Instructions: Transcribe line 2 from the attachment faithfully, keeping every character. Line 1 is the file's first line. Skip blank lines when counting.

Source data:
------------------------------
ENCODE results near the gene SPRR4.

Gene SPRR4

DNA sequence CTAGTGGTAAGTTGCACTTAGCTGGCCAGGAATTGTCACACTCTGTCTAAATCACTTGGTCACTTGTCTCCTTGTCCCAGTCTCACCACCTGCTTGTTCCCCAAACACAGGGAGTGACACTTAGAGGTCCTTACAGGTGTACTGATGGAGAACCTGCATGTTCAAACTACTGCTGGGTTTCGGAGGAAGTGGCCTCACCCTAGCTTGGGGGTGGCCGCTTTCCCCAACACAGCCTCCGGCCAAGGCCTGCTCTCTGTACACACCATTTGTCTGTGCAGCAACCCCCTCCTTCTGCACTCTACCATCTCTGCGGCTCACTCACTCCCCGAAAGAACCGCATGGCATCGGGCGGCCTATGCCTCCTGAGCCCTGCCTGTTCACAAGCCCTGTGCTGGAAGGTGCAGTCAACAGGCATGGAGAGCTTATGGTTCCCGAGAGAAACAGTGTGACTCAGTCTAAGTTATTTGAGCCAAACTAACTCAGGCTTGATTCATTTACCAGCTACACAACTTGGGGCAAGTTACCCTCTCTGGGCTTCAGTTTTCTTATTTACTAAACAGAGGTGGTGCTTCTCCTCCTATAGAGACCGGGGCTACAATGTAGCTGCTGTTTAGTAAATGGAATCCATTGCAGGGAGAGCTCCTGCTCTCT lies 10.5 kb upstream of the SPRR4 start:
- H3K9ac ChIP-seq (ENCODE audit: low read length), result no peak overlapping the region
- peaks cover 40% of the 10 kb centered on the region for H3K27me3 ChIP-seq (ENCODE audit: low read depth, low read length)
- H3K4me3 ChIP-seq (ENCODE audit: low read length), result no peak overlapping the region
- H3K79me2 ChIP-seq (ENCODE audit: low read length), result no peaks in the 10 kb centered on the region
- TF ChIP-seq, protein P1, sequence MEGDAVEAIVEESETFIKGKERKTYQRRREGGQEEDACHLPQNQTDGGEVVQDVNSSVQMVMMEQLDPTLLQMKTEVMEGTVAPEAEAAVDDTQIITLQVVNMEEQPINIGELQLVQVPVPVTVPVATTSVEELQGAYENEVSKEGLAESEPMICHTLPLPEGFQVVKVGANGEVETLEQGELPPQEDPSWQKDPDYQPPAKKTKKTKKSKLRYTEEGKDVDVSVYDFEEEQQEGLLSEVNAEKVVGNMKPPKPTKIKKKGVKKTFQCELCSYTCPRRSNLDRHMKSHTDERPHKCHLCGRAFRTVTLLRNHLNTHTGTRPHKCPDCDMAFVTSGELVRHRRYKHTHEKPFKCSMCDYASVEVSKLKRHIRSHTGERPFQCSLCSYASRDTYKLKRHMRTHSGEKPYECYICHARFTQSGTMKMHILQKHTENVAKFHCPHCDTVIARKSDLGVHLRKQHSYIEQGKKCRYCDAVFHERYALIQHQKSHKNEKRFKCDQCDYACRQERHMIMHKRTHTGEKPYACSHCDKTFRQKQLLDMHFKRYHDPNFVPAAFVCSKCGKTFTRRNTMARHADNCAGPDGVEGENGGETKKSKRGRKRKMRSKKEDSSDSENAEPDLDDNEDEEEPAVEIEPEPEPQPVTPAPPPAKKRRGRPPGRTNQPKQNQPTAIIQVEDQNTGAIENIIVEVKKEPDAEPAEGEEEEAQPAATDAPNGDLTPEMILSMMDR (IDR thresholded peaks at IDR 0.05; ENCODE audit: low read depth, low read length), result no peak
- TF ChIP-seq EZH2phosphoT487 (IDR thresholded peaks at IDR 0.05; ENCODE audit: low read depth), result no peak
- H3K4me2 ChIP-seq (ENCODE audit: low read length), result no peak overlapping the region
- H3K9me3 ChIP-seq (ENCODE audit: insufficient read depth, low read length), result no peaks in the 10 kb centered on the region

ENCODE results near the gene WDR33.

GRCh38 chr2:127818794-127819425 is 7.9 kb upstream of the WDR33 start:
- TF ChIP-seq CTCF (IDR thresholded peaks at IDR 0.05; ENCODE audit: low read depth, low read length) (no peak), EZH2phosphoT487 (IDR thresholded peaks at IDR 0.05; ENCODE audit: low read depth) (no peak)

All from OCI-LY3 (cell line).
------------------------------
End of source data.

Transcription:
Gene SPRR4